Like lambs to the slaughter
Lions for Lambs National release 30 Days of Night ( MA15+) National release An Old Mistress Limited national release Tell No One ( M) ( R) ( MA15+) Limited national release
DURING the past few weeks several films have been released in the US that deal with contemporary political events, Rendition , Redacted , In the Valley of Elah , Grace is Gone among them. So far, audiences have shown little interest and the Australian release of at least one of these films has been postponed for several months.
Robert Redford’s Lions for Lambs is typical of this series of films only in that it’s a frontal attack on the policies of George W. Bush’s administration and the complicity of the mainstream media.
Most of the film, which is handsomely made, takes place during the same time frame but in three locations.
In Washington, DC, Jasper Irving ( Tom Cruise), an ambitious Republican senator and Bush ally, gives a personal interview to veteran television journalist Janine Roth ( Meryl Streep), revealing a bold new strategy to win the war in Afghanistan. He hints that action will be taken against Iran and that the government will do ‘‘ whatever it takes’’ to prevail.
At the same time, in Afghanistan, the assault begins and two young soldiers ( Derek Luke, Michael Pena) find themselves trapped on a mountaintop with Taliban forces approaching them, and in far- off California Stephen Malley ( Redford), the man who taught the two soldiers, is interviewing a brilliant but disengaged student ( Andrew Garfield).
Audiences will react to the timely political message contained in Matthew Michael Carnahan’s screenplay according to how they feel about present US policy. The problem with the film is that it’s overwritten and, frankly, dull. It feels like a play rather than a movie ( the scenes in Afghanistan even look like a stage set), and the predictable cutting back and forth between the three sets of characters becomes tiresome. The Californian scenes are murkily motivated; the Afghan scenes are unconvincing.
The best scenes by far are those between Streep and Cruise, and later between Streep and her boss; here you get a taste of what this contrived polemic might have been.
* * * THE vampire horror movie holds considerable fascination for filmmakers partly, I imagine, because it has been done so many times before that it represents a challenge to breathe new life (!) into the genre.
David Slade, British- born director of 30 Days of Night, rises to the challenge. Slade, who cut his teeth on TV commercials and music videos, came to attention with Hard Candy , the edgy film in which a girl turns the tables on a sexual predator. His new film, based on a graphic novel, covers basically familiar territory, but Slade gives it a whole new look.
The setting is Barrow, Alaska, the most northern city in the US ( although the movie was filmed almost entirely in New Zealand), and much is made of the fact that during midwinter when there’s no daylight the city is cut off from the outside world. And that’s when a bloodthirsty tribe of vampires invades the place, first killing the dogs, then attacking the humans.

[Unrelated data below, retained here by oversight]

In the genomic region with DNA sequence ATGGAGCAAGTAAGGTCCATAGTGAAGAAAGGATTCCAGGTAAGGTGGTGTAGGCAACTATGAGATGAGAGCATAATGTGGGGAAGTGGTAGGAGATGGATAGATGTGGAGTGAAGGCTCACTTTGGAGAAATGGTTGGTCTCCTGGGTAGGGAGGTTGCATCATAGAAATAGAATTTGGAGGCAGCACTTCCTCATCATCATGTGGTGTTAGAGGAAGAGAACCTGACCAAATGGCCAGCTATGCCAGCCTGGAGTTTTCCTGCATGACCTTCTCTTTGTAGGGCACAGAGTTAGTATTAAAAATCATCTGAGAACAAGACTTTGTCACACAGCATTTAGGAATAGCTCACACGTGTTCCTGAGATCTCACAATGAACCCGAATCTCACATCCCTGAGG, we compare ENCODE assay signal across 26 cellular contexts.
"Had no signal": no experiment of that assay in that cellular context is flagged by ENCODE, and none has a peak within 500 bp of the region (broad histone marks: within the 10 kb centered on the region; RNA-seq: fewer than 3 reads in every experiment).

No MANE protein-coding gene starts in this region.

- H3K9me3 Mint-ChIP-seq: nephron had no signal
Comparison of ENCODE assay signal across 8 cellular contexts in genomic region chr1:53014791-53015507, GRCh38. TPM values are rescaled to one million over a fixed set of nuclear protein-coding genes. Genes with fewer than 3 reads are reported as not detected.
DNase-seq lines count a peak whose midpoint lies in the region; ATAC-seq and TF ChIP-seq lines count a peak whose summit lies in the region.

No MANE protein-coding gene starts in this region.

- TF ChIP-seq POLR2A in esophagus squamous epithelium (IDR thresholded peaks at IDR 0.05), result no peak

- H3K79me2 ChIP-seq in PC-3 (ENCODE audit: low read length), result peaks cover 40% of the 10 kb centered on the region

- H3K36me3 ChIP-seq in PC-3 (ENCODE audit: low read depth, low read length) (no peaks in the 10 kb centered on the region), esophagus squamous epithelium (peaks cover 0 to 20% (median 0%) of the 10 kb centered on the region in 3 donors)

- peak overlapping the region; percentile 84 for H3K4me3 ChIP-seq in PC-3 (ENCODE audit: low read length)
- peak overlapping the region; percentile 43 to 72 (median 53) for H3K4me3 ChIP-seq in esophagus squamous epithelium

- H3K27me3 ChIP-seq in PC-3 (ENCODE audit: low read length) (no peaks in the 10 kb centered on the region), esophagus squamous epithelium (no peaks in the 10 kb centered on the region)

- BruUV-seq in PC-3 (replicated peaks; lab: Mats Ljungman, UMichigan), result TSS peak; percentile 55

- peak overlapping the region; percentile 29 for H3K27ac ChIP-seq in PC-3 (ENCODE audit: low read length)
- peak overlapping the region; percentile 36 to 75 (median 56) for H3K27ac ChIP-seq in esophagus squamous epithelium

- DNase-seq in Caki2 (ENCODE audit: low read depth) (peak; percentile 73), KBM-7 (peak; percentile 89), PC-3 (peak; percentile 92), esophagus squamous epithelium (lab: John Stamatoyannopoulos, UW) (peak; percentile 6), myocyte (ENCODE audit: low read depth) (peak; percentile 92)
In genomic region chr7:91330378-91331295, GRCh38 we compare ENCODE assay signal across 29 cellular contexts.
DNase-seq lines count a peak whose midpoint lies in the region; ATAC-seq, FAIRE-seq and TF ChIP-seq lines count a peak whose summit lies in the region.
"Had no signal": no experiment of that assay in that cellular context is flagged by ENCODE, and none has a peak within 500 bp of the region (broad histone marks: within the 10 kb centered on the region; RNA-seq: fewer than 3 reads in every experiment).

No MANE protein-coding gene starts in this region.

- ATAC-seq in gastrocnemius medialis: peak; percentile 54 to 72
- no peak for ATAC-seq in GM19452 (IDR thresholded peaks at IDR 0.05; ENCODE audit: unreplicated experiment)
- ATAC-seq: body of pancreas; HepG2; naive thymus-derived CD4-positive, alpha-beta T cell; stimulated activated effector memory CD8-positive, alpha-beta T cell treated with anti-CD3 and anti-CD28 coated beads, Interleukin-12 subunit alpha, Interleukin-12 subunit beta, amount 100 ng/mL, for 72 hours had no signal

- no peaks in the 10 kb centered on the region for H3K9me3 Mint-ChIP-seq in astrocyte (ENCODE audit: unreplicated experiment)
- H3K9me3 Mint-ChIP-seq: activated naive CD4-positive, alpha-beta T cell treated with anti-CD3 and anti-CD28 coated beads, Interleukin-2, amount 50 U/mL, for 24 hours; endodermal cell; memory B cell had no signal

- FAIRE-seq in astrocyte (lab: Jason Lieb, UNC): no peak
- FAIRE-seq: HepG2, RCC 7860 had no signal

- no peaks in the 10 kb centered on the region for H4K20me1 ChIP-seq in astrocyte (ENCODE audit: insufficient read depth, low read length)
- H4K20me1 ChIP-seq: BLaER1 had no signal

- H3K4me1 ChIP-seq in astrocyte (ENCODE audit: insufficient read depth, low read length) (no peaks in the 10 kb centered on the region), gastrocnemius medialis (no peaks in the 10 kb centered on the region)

Led by an unrecognisable Danny Huston, this is a formidable and seemingly unstoppable enemy, as sheriff Josh Hartnett and his estranged wife, Australian actor Melissa George, soon discover. You can pick numerous holes in this scenario — for example, the passing of time is never very clear — but there’s no doubt that the film succeeds entirely in what it sets out to do, which is to give horror addicts a very scary ride.
* * * AN Old Mistress is based on an early 19th- century novel by Jules- Amedee Barbey d’Aurevilly about a hedonistic young man who, even after his marriage to a beautiful, virginal bride, can’t abandon the pleasures of his mistress. This material seems at first unusual for director Catherine Breillat, whose films before now have not only unfolded in contemporary settings but have gone much further than most in exploring matters of sexuality.
Her first costume picture is, however, successful, mainly thanks to Asia Argento, who plays the resourceful mistress Vellini with posed wit and considerable sensuality. The result is an elegant and at times provocative comedy in which, despite creditable performances, Roxane Mesquida as the wronged wife and Fu’ad Ait Aatou as the unfaithful husband are overshadowed by Argento’s femme fatale.
* * * TELL No One, an award- winning success in France, is a contemporary thriller, based on a novel by Harlan Coben, in which Francois Cluzet plays a doctor whose wife is murdered, apparently by a serial killer. Eight years later new evidence is discovered that suggests the serial killer was not responsible and that the wife may still be alive.
It’s an intriguing yarn, but writer- director Guillaume Canet takes too long to tell it. The film is further hampered by the leading actor, who wears the same look of grumpy bemusement throughout. Luckily there’s a strong supporting cast, including Kristin Scott Thomas, Nathalie Baye and Jean Rochefort, and the plot, despite the lethargic pace, holds interest.
Contrived polemic: Meryl Streep and Tom Cruise create some of the best scenes in the antiGeorge Bush film Lions for Lambs